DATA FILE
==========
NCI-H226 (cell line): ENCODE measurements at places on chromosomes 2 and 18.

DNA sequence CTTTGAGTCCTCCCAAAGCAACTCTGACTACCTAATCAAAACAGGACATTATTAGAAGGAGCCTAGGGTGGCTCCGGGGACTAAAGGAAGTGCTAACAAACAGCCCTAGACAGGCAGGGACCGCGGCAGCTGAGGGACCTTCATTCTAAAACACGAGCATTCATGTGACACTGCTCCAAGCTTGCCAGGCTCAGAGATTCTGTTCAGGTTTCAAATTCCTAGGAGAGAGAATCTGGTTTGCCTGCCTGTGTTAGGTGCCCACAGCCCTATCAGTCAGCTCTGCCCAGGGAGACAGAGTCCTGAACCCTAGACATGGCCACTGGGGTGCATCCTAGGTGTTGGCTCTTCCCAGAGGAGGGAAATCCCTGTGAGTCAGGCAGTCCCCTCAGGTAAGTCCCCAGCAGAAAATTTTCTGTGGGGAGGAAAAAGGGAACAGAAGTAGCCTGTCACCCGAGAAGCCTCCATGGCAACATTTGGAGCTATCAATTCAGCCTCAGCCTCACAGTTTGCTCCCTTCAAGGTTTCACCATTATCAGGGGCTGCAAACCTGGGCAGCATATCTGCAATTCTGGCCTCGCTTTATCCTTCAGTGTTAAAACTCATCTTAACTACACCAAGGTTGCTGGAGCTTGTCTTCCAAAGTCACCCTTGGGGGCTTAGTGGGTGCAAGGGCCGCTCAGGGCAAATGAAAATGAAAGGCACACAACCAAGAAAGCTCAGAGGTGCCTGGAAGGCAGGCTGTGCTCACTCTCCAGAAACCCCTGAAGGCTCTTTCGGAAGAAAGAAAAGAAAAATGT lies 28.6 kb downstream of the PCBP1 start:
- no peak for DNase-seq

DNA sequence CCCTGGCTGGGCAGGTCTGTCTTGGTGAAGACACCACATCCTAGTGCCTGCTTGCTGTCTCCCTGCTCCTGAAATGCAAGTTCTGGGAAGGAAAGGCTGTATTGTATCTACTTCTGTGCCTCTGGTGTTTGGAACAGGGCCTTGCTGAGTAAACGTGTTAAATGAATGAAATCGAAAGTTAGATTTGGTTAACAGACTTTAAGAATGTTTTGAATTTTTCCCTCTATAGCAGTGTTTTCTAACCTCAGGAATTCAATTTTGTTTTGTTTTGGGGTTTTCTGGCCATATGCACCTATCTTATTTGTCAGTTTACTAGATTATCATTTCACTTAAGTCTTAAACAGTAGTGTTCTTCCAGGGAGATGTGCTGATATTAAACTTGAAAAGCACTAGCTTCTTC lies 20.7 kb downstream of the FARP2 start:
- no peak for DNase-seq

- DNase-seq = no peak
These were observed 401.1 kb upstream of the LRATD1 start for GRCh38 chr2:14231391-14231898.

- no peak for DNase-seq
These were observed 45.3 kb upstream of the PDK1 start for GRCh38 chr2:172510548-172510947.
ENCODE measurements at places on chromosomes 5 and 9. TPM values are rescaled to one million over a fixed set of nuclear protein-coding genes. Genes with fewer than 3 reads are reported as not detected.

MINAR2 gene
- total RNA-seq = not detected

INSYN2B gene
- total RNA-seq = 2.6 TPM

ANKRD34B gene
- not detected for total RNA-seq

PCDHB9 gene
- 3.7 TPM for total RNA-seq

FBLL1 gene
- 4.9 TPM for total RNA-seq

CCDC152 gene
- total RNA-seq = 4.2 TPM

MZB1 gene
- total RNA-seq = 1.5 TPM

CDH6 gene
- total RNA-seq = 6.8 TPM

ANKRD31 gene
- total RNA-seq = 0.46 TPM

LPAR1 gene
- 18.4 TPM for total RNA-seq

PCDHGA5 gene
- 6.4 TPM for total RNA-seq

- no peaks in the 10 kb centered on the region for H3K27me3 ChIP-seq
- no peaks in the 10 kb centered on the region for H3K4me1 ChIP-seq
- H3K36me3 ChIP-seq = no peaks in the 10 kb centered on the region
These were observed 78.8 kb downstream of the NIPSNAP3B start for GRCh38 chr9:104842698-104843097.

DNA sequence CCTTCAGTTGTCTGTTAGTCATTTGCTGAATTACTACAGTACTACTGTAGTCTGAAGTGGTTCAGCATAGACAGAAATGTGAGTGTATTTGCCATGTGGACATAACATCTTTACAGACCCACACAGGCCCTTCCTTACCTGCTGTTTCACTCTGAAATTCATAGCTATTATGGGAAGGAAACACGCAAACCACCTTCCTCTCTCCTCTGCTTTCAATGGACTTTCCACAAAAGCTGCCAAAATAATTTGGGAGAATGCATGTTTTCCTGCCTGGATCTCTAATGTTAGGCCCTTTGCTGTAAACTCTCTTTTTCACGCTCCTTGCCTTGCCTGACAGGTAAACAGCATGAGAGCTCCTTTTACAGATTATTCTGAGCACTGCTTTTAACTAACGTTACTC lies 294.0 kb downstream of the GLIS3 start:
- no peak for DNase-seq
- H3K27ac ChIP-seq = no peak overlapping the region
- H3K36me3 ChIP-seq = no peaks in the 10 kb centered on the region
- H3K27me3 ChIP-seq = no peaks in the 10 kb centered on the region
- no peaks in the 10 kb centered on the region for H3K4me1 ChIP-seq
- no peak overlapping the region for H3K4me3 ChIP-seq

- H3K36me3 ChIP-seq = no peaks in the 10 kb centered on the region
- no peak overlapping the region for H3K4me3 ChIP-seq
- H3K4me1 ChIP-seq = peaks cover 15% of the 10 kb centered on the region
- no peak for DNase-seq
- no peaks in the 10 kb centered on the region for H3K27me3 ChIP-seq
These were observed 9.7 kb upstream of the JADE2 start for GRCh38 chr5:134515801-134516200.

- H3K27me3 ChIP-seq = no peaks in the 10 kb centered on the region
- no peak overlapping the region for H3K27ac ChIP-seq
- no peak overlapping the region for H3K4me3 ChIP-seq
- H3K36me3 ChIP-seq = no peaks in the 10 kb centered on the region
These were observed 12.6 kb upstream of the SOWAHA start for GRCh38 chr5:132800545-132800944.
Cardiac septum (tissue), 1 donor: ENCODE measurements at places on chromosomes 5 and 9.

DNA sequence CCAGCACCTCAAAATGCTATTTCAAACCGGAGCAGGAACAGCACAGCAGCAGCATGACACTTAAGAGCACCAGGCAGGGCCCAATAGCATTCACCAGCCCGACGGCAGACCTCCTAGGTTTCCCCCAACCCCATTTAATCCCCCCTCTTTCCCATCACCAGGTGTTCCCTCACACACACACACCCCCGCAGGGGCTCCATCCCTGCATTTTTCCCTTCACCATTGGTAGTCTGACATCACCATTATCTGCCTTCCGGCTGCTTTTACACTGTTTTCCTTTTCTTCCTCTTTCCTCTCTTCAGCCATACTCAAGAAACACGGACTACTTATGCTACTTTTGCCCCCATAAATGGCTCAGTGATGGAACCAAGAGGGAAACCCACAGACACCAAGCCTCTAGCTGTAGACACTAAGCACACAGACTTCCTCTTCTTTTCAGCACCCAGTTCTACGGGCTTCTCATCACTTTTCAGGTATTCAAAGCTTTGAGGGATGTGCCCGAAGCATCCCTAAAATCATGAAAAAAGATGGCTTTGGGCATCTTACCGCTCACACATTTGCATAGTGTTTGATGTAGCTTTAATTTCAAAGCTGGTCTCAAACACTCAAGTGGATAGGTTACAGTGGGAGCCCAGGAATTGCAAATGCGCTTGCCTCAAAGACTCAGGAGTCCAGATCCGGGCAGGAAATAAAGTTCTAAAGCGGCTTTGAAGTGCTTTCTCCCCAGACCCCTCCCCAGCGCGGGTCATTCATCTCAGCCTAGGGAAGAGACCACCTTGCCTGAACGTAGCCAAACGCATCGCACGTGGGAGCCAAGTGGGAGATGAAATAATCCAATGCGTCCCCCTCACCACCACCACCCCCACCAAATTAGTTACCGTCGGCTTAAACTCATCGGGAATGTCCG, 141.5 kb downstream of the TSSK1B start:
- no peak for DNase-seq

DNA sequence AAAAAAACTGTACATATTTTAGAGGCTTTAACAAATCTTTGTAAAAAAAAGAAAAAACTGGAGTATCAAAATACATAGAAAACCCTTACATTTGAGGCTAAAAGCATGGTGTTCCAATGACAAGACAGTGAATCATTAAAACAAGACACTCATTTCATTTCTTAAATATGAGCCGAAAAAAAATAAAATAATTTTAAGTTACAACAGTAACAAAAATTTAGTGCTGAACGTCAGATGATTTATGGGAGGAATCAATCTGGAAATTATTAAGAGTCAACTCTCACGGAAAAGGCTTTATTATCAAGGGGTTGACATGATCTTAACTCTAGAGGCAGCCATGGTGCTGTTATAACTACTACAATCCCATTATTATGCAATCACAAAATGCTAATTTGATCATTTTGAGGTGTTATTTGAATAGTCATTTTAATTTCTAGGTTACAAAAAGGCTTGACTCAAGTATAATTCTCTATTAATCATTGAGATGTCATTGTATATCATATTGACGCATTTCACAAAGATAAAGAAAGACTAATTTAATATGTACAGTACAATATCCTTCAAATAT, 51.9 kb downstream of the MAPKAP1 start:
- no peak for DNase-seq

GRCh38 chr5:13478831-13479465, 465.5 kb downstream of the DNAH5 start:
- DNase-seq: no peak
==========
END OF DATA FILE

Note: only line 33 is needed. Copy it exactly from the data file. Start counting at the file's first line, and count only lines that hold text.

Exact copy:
- no peaks in the 10 kb centered on the region for H3K27me3 ChIP-seq